Chairman Pip's Railway Thoughts

How’s this for a leap of logic?

Posted in Commuter, London, Metro, Paris by Chairman Pip on 14 March 2011

Now that both Thameslink and Crossrail have got the go-ahead for completion in full, is it perhaps time to start thinking about them as two parts of the same network? After all, the plan is that both routes will essentially be high-frequency, mainline metro services running from the suburbs and dormitory settlements surrounding London, through the centre of the city using tunnels, and then out the other side. This bears all the hallmarks of the RER network in Paris, where underground tunnels through the centre ofthe city connect surface lines on either side of it. Even if Crossrail and Thameslink have different operators (which seems likely, given that Thameslink will remain part of the Integrated Great Northern Franchise, while Crossrail is intended to be run as a TfL operating concession, much like London Overground), there is no reason for them not to be connected at a fundamental business level. After all, ownership and operation of the RER is split between SNCF and RATP (Paris’ equivilent of TfL). Branding Crossrail/Thameslink under a single name, such as “Regional Express Network” (the English translation of Réseau Express Régional) would no doubt improve cost effectiveness and public awareness. Indeed, why not go further than that? There are already routes in existence that run from the suburbs through the centre in tunnel. They’re called the sub-surface lines, and they form part of London Underground. Almost exactly a year ago, I posted an entry suggesting that the Metropolitan line be removed from the control of London Underground and be transferred to London Rail to operate along similar lines to London Overground. Well, why not transfer the District line over as well, and have that form part of the “Regional Express Network”? Similarly, London Overground’s routes, which are in the process of being upgraded to allow greater frequency, could also form part of the REN. Hey presto, instant integrated network. Which is probably something along the lines that Chairman Ken wanted when he was in the big chair and sought greater control over the railways in London. Of course, that was an actual power grab. Because that’s what Chairman Ken likes to do.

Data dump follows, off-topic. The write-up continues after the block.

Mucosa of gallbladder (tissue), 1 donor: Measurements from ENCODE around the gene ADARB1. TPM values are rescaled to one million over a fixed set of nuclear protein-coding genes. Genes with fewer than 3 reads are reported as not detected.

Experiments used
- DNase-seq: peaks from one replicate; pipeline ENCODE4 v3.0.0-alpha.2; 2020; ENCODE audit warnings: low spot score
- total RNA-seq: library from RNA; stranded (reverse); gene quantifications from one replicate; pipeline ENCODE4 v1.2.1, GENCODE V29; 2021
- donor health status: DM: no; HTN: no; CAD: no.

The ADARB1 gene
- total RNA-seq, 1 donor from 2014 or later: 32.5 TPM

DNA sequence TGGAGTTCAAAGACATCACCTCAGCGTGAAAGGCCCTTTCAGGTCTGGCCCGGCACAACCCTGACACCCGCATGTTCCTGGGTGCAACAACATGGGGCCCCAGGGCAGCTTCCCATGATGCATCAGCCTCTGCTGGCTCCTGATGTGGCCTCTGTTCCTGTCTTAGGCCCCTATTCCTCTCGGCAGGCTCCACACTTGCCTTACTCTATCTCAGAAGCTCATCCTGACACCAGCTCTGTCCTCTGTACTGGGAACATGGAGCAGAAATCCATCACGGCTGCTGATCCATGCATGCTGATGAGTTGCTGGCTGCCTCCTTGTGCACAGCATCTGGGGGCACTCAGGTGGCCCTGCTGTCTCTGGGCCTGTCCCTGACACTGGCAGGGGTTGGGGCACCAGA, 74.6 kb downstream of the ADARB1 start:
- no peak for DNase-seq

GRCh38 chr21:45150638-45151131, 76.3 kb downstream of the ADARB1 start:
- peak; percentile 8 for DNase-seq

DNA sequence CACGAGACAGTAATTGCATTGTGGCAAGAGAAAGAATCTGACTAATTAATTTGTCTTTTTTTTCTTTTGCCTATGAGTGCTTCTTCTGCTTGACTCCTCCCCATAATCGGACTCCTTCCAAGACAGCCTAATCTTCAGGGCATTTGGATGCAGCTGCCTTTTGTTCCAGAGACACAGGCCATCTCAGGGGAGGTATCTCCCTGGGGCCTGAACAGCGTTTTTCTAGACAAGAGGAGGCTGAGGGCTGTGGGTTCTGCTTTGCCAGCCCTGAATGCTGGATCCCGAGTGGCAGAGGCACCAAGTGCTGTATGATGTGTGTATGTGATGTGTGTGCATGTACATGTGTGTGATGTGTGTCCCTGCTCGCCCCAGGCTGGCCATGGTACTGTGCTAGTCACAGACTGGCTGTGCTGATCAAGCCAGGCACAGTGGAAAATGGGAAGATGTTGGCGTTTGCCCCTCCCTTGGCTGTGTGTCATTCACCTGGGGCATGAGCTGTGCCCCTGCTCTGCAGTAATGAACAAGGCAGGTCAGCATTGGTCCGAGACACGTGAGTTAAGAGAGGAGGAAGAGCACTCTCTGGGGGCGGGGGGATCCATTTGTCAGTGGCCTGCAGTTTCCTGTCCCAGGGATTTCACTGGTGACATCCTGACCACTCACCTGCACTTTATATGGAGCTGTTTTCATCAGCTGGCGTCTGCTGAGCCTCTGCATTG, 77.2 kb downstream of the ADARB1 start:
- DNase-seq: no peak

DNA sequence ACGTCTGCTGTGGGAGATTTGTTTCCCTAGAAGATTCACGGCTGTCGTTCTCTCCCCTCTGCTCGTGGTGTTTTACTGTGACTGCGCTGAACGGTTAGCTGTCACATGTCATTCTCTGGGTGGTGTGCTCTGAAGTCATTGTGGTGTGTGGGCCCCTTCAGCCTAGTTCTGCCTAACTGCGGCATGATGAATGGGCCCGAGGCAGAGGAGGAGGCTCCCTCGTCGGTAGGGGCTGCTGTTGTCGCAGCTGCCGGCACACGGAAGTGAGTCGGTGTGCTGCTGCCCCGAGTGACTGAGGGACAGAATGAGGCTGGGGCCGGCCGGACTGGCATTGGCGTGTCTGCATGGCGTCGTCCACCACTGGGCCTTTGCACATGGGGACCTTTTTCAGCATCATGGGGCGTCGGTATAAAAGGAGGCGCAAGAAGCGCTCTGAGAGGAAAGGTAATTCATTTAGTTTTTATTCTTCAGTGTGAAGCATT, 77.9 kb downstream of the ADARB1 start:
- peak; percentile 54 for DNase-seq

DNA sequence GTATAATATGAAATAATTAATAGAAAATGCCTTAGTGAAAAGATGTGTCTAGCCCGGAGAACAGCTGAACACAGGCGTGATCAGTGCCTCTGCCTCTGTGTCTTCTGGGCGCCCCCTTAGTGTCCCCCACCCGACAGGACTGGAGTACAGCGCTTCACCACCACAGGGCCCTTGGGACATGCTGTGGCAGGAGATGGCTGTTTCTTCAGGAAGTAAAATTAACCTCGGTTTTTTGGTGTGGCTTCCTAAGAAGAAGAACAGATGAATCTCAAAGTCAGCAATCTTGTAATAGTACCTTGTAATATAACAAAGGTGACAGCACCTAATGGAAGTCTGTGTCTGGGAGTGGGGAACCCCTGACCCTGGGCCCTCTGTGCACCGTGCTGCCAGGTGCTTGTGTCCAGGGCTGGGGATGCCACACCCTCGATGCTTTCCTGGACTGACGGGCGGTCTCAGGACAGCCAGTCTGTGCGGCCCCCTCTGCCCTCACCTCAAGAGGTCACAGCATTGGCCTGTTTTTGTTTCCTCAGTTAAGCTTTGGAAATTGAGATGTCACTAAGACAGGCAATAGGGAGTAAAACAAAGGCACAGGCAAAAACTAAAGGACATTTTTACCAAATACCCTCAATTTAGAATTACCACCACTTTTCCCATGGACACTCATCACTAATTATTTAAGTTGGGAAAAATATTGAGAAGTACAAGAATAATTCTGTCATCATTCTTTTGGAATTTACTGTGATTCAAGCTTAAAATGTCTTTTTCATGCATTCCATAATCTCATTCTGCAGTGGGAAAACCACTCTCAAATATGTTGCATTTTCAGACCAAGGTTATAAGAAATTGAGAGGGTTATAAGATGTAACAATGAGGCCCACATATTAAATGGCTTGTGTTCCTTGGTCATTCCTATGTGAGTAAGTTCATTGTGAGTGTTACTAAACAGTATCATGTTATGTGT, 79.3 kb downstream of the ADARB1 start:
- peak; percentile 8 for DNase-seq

How's this for a London equivilent of the RER?

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One Response

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  1. […] out as Maidenhead in the west and Shenfield in the east once Crossrail is complete. I’ve suggested in the past that Thameslink, once completed, should also be taken on by TfL to form a kind of “London […]


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